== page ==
SuperAntiSpyware doesn’t attempt to steer your browser away from web pages containing malware, but it does scan every downloaded file, so you have a degree of protection. In my malicious URL blocking test, I give equal credit for blocking access to a dangerous URL and for wiping out the malware payload.
This test starts with a feed of malware-hosting URLs recently discovered by the experts at London-based MRG-Effitas. These are typically just a day or two old. I launch each one, discard those that are already broken, and note whether the antivirus prevented the malware download. When I have about 100 data points, I run the numbers.
When last tested, SuperAntiSpyware only managed to catch 12 percent of the malware downloads, which is among the lowest scores for this test. In the latest test, it brought that score up to 79 percent, a significant improvement.
That score is still in the bottom half for current products. At the top we find Webroot SecureAnywhere AntiVirus, with 100 percent protection. Sophos and Vipre also managed 100 percent, while Bitdefender, Trend Micro, and G Data came in at 99 percent.
See How We Test Security Software
System Tools and Program Settings
Clicking the System Tools button on the main window brings up a page with a mixed bag of tools and settings. Here you can do things like set the product to run a quick scan, complete scan, or other scan at startup. You can fine-tune scan behaviors (but don’t, unless you know what you’re doing). You can also register an email address to receive notifications about important program events.
Among the bonus tools are a removal tool for hard-to-delete files, a repair tool for malware-caused Registry damage, and a tool for uninstalling unwanted programs. You can also submit suspected malware files, or put the antivirus into no-interruptions game mode. Where many modern antivirus tools can automatically flip into game mode on detecting a full-screen program, SuperAntiSpyware requires you to engage it manually.
For those who like to get their hands dirty, the System Investigator tool scans your system and reports on the files it found in eleven critical areas: Windows User Startup; Registry Load Points; Internet Browser Plugins; Installed Applications; Services & Drivers; Classes (CLSIDs); Desktop, Start & Taskbar; Application Data Folders; Temporary Folders; Windows Task Scheduler; and Running Processes.
You step through these critical areas one page at a time. Each page lists files that are good, dangerous, or unknown. You can click for details on any found item. For unknowns, you can click thumbs up or thumbs down to offer your opinion. And some pages include a link with each item to uninstall it.
In testing, the results seemed haphazard. It correctly flagged my numerous hand-coded utilities as unknown. But it also flagged may well-known items. For example, on the browser plugins page it warned about Google Sheets and Slides, and under installed applications, it listed Microsoft Edge, Opera, and Firefox as unknown.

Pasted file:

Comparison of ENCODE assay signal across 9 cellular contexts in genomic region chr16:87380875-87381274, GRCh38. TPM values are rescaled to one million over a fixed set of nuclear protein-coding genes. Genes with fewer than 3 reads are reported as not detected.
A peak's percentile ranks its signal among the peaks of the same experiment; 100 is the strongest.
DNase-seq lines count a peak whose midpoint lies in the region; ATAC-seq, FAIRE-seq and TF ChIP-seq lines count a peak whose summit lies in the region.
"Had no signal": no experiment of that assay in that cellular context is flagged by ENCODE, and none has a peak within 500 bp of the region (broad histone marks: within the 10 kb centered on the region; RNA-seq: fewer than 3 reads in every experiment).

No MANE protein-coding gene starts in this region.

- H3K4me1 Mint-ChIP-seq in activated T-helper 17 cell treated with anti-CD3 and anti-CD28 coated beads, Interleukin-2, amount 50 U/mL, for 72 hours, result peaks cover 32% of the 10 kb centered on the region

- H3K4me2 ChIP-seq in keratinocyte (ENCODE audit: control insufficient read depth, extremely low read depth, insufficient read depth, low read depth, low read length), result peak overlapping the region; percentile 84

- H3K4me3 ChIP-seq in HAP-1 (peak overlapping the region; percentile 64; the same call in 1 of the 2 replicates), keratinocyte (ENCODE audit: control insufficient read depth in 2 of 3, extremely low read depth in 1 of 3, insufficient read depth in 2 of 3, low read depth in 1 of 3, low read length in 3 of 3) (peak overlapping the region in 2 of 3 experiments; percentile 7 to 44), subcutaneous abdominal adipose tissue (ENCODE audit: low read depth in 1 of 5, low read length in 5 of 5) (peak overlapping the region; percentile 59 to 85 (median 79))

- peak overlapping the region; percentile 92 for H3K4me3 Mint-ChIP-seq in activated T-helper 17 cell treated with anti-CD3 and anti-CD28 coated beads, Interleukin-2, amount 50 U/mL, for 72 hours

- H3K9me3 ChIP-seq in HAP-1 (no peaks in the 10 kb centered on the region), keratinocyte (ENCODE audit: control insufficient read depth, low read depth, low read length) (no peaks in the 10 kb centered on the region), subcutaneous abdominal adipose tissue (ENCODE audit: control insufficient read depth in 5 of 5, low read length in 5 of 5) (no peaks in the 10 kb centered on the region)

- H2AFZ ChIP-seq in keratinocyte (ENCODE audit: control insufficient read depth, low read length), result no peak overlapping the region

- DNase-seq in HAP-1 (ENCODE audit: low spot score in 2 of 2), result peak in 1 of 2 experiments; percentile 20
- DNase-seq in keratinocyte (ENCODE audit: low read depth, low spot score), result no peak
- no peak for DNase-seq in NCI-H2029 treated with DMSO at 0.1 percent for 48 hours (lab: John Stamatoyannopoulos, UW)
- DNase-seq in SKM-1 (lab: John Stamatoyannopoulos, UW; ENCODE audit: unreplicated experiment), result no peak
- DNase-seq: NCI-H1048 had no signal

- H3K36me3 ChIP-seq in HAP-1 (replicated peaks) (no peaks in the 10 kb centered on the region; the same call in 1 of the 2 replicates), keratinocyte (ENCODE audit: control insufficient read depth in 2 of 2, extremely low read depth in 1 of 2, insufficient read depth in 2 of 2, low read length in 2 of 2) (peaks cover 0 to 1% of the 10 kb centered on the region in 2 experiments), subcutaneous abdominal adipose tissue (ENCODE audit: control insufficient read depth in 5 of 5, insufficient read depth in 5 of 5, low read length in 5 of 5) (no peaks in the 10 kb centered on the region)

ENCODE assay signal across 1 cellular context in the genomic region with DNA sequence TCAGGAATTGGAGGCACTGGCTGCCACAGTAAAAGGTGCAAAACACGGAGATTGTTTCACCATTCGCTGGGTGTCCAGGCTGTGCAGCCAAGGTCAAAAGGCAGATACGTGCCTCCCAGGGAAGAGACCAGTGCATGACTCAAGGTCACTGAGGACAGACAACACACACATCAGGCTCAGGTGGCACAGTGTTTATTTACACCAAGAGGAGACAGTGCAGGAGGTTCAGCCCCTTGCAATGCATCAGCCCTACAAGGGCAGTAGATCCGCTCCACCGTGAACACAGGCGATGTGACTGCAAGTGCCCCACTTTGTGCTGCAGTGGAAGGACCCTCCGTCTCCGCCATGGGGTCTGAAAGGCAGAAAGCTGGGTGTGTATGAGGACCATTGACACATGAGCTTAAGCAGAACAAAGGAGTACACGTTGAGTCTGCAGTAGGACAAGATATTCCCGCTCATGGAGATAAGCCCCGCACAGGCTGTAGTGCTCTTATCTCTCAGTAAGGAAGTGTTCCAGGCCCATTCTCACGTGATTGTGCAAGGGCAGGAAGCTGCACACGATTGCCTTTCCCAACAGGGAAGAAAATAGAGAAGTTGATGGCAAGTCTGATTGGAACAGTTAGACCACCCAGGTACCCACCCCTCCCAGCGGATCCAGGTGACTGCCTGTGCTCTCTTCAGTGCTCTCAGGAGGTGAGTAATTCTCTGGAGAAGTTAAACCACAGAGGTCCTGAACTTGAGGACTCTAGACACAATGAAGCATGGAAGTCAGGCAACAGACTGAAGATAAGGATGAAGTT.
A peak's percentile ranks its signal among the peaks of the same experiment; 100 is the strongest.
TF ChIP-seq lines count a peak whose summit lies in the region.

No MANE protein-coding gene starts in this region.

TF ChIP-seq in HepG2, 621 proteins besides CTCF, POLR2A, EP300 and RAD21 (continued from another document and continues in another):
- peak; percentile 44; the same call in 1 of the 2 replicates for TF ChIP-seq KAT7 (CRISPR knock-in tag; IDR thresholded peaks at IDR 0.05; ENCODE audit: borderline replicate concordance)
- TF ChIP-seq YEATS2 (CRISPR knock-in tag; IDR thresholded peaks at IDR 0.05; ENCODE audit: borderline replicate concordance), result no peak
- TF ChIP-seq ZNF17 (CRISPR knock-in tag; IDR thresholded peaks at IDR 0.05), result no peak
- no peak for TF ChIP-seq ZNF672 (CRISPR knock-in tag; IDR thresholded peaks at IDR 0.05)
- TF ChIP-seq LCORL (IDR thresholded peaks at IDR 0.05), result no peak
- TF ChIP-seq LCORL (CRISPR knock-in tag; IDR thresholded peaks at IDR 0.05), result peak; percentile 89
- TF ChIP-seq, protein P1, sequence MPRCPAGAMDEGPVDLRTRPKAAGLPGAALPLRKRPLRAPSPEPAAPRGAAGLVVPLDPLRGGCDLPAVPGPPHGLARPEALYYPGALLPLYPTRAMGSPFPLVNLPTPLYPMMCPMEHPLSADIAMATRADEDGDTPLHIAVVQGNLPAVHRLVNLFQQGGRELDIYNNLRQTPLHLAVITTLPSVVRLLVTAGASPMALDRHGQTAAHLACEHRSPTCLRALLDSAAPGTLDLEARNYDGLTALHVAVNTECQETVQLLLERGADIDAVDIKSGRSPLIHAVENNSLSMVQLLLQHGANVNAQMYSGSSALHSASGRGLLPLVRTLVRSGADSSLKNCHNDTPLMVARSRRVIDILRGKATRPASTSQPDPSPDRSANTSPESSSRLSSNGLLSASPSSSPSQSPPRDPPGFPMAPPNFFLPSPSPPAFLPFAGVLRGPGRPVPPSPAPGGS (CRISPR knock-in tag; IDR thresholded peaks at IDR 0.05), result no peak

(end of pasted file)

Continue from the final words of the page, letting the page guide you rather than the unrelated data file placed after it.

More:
After working through the list from the first scan carefully, you can set System Investigator to show only changes on subsequent scans. That gives you a chance to spot new unknowns that might be malicious. But in practical terms, I don’t think many users want to take on a job that properly belongs to the antivirus itself.
What’s Not Here
As noted, SuperAntiSpyware doesn’t include any kind of web-based protection. It won’t steer your browser away from malware-hosting pages or phishing sites. Not surprisingly, it also doesn’t mark unsafe links in search results, the way Norton AntiVirus Plus and others do.
Someone has to be the first victim of a brand-new malware attack. Most antivirus products will update to take care of that zero-day attack within days, or even hours. But if it’s a zero-day ransomware attack that encrypted all your files, that ex post facto detection does nothing for you.
As a buffer against this kind of attack, many antivirus tools provide ransomware protection of some kind. This typically takes the form of a behavioral detection module or a system that prevents file changes by unauthorized programs. SuperAntiVirus doesn’t offer protection specific to ransomware, though it did eliminate all my ransomware samples in testing.
Many antivirus products pile on bonus features. Bitdefender Antivirus Plus, for example, includes a password manager, protection against exploit attacks, a hardened browser for online transactions, a secure deletion file shredder, and more. Other products add antivirus, spam filtering, even analysis of your social networking security. With SuperAntiSpyware you get the labor-intensive System Investigator plus a few lower-level bonuses.
Decent, But You Can Do Better
There’s no question, SuperAntiSpyware Professional X Edition proved much more capable than the edition we last reviewed. Its scores in our hands-on tests soared from dismal to decent. However, its price has risen, too. It now costs just as much as products that receive high marks from independent testing labs and offer significant features that this product lacks. You can do better.
Bitdefender Antivirus Plus and Webroot SecureAnywhere AntiVirus cost the same as SuperAntiSpyware, and offer much more. Bitdefender gets top lab scores and absolutely brims with features. Webroot is the smallest antivirus around, with an unusual journal-and-rollback system that can even undo ransomware damage. Kaspersky Anti-Virus also gets top marks and boasts a wide range of features. McAfee AntiVirus Plus doesn’t score quite as high with the labs, but a singles subscription protects every device in your household. You won’t go wrong choosing one of these Editors’ Choice antivirus tools.